… since I last saw a SCSI terminator in action.
We have a client that uses Final Cut Pro 7 on several Mac Pros running Mavericks to edit and capture videos on our flow:rage video storage. They are working with SD material encoded as either IMX 50 or ProRes. They reported that sometimes after stopping the capture within Final Cut Pro 7 using the ESC key the newly created video would not show up.
After hours trying to reliable reproduce the issue I gave up. What I can say is that some capture files (like 1 in 20) stop to grow during the ingest on network volumes. No log entries are created. I think that the network connection or the network stack within the kernel stalls. All network protocols tested (AFP, SMB and NFS) suffered the same problem on multiple servers. The temporary capture file with the “-av” postfix stays within the destination folder with a broken and presumably unrecoverable QuickTime header.
I further discussed the issue with the main developer of just:in, ToolOnAir’s ingest solution. He confirmed that just:in successfully uses the QuickTime 7 API to write IMX and ProRes encoded video files to network storages.
As the underlying QuickTime 7 API is still working as expected I conclude that this issue is another bug affecting Final Cut Pro 7 under Mavericks. I worked around this problem by creating a local watchfolder that moves the captured file automatically to the flow:rage.
In my post How to Create a RAM Disk – The Easy Way I released RamDiskCreator. As the name suggest it’s only duty is to create a RAM disk. The following AppleScript function does the same. I wrote it for Uwe to create two RAM disks at startup.
on createRamDisk(sizeInMB, volumeName) set sizeInSectors to round sizeInMB * 1024 * 1024 / 512 rounding up set cmd to "diskutil erasevolume HFS+ '" & volumeName & "' `hdiutil attach -nomount ram://" & sizeInSectors & "`" try do shell script cmd return true on error return false end try end createRamDisk
You can download the source here.
Therefore if the responsible mailserver for a given domain is not installed on the same server the mail will be rejected by most recipients. Two possible solutions exist:
- You can add the webserver as an additional authorized mail server…
- … or configure sendmail to relay mails through your already working mailserver.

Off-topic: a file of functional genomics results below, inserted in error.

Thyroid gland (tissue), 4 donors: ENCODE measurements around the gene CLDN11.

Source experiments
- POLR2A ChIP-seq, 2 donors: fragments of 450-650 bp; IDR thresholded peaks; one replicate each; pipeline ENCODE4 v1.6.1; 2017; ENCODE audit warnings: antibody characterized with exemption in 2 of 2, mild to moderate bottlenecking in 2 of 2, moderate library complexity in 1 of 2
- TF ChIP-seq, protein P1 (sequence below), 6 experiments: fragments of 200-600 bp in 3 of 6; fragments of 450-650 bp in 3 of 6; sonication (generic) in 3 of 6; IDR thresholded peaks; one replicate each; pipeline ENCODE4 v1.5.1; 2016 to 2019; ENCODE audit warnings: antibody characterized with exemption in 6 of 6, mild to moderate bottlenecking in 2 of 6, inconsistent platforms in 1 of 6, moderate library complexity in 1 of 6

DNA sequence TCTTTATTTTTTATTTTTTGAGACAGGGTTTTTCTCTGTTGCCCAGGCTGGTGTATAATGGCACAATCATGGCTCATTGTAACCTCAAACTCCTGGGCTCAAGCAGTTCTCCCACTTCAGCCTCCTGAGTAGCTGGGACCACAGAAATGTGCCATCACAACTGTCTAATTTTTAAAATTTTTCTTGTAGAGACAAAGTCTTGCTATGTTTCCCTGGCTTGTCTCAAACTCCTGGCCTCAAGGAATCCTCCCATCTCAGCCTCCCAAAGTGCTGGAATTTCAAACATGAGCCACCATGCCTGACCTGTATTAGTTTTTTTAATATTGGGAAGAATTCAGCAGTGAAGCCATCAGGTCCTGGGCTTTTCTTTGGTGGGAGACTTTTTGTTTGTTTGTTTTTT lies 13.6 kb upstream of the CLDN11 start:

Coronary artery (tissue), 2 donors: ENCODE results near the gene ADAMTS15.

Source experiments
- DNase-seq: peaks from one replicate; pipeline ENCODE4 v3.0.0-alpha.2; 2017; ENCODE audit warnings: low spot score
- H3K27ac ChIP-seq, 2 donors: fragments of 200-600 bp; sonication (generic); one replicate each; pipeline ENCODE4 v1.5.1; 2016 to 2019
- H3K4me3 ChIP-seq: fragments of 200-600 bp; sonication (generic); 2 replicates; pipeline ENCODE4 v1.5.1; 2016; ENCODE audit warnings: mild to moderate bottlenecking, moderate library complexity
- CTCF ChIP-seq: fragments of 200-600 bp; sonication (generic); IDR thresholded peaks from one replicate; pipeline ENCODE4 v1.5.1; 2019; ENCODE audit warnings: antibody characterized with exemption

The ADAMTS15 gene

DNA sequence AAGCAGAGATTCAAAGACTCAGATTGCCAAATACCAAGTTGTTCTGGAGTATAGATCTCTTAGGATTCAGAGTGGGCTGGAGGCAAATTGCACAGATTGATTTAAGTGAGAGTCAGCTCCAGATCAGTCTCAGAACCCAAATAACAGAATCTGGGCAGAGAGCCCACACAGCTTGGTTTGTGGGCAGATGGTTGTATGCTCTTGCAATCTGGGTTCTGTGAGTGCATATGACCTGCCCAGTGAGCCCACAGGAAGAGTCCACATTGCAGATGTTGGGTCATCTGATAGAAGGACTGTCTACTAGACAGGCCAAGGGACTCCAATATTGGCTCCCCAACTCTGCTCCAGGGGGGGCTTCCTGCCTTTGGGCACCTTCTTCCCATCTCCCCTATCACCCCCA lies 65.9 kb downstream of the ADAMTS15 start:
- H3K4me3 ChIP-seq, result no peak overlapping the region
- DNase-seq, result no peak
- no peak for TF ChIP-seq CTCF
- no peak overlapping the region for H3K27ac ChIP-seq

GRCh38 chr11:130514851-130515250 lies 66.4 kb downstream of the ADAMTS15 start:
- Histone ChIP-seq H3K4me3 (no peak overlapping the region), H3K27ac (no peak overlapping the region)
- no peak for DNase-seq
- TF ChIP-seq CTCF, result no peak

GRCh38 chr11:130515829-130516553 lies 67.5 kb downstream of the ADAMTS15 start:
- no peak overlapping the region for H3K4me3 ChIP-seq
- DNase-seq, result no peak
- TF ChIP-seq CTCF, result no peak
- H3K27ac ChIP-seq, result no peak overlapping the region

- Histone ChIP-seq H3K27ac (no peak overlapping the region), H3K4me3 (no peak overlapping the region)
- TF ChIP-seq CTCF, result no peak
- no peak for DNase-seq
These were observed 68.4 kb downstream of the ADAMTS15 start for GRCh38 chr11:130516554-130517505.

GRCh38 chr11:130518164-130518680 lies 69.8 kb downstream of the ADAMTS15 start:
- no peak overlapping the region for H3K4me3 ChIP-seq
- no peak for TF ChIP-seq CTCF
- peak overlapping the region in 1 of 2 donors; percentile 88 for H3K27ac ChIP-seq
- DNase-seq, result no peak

I always choose option 2, as it’s easier to configure and maintain. You only have to have a valid SMTP user for the existing mailserver and root access to the webserver. The following steps show how to set mail relaying up:
Before we can start we have ensure, that sendmail is installed. This can be running the following command:
If it is installed the full path to the executable will be printed. Otherwise you can install it using your distributions’s package manager. On Debian-style distributions you can use the following command:
sudo apt-get install sendmail
The installation can take quite some time on slow internet connections.
Configure relay credentials
Now we have to configure the mailserver and the corresponding user credentials. This is done by appending the following line to /etc/mail/authinfo using your favorite text editor.
AuthInfo:your_mail_server.your_domain.tld "U:your_username" "P:your_password"
You have to replace the dummy information.
Updating the sendmail configuration
This step updates the sendmail configuration to include the previously added server credentials. Add the following lines in the file /etc/mail/sendmail.mc after the “FEATURE(`access_db’, , `skip’)dnl” directive.
FEATURE(`authinfo',`hash /etc/mail/authinfo') define(`SMART_HOST', `your_mail_server.your_domain.tld')
Replace the hostname!
Saving the configuration
Use the following commands to save the configuration. After that you should be able to send mails through PHP.
cd /etc/mail/ sudo makemap hash authinfo < authinfo sudo m4 sendmail.mc >sendmail.cf sudo /etc/init.d/sendmail restart